While housing prices are important to the economy, the level of turnover in used houses is not. Home equity is, or at least was, the most important store of wealth for the vast majority of families. Houses are generally a very leveraged asset, much more so than stocks. Using your full margin in the stock market still means you are putting 50% down. In housing, putting 20% down is considered conservative, and during the bubble was considered hopelessly old fashioned.

As a result, as housing prices declined, wealth declined by a lot more. For the most part, we are not talking vast fortunes here, but rather the sort of wealth that was going to finance kids' college educations and a comfortable retirement.

The decline in housing wealth is a very big reason why retail sales have been so weak. With everyone trying to save, aggregate demand from the private sector is way down. If customers are not going to spend and buy products, employers have no reason to invest to expand capacity. They have no reason to hire more workers.

Underwater Mortgages Lead to Foreclosures

Also, as housing prices fell, millions of homeowners found themselves owing more on their houses than the houses were worth. That greatly increases the risk of foreclosure.

If the house is worth more than the mortgage, the rate of foreclosure should be zero. Regardless of how bad your cash flow situation is -- due to job loss, divorce or health problems for example -- you would always be better off selling the house and getting something, even if it is less than you paid for the house, than letting the bank take it and get nothing.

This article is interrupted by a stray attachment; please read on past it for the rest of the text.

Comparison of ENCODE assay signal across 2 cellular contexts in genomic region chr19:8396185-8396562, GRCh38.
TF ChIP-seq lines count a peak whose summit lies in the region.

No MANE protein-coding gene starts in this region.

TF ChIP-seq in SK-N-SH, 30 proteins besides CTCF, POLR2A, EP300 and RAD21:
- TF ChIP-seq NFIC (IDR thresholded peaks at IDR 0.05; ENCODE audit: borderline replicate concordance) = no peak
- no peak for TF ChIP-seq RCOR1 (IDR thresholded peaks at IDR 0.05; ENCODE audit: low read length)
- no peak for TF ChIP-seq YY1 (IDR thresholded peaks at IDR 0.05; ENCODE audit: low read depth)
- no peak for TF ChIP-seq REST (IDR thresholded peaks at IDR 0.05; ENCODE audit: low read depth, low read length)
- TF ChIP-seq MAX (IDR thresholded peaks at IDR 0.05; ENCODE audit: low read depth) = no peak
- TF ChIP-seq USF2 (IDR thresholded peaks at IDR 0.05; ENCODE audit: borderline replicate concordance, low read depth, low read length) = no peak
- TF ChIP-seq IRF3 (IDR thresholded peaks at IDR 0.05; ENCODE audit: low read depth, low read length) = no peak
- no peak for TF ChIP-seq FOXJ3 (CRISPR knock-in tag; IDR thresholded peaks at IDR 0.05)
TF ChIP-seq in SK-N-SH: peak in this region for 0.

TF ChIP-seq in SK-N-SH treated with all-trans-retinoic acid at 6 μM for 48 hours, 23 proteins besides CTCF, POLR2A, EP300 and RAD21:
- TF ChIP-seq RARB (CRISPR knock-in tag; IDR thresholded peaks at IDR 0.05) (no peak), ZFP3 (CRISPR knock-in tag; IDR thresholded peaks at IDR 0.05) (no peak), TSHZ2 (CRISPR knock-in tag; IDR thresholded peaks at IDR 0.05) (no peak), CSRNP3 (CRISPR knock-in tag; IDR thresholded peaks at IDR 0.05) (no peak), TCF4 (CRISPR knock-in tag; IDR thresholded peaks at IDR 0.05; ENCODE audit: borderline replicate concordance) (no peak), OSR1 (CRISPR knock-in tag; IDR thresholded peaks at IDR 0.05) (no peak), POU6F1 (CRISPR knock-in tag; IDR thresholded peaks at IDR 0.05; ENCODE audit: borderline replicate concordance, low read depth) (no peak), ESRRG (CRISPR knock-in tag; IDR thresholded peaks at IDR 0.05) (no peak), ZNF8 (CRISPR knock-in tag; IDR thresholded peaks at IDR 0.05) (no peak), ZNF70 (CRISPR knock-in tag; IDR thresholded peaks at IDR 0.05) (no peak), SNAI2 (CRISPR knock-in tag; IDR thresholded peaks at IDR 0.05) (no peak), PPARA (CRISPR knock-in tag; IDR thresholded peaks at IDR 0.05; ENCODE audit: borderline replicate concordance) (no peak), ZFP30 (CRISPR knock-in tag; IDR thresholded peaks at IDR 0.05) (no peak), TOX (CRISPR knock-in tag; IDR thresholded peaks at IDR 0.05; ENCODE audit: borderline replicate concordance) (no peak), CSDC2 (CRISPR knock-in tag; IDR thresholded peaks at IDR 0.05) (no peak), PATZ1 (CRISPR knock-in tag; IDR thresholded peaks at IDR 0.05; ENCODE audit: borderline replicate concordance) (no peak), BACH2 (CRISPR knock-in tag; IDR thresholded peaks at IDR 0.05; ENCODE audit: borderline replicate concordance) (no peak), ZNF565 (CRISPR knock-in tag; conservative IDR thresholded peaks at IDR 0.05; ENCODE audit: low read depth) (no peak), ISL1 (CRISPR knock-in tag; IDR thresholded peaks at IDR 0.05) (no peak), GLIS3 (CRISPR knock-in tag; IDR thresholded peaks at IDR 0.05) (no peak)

By propping up the price of houses, the tax credit did help slow the increase in the rate of foreclosures. Still, 23% of all houses with mortgages are worth less than the value of the mortgage today. Another five percent or so are worth less than five percent more than the value of the mortgage. If prices start to fall again, those folks well be pushed underwater as well.

On the other hand, it is not obvious that propping up the prices of an asset class is really something that the government should be doing. After all, it is hurting those who don't have homes and would like to buy one.

Support for housing goes far beyond just the tax credit. The biggest single support is the deductibility of mortgage interest from taxes. Since homeowners are generally wealthier and have higher incomes than those that rent, this is a case of the lower middle class subsidizing the upper middle class. Also, even if they are homeowners, people with lower incomes are more likely to take the standard deduction rather than itemize their taxes. The mortgage interest deduction only applies if you itemize.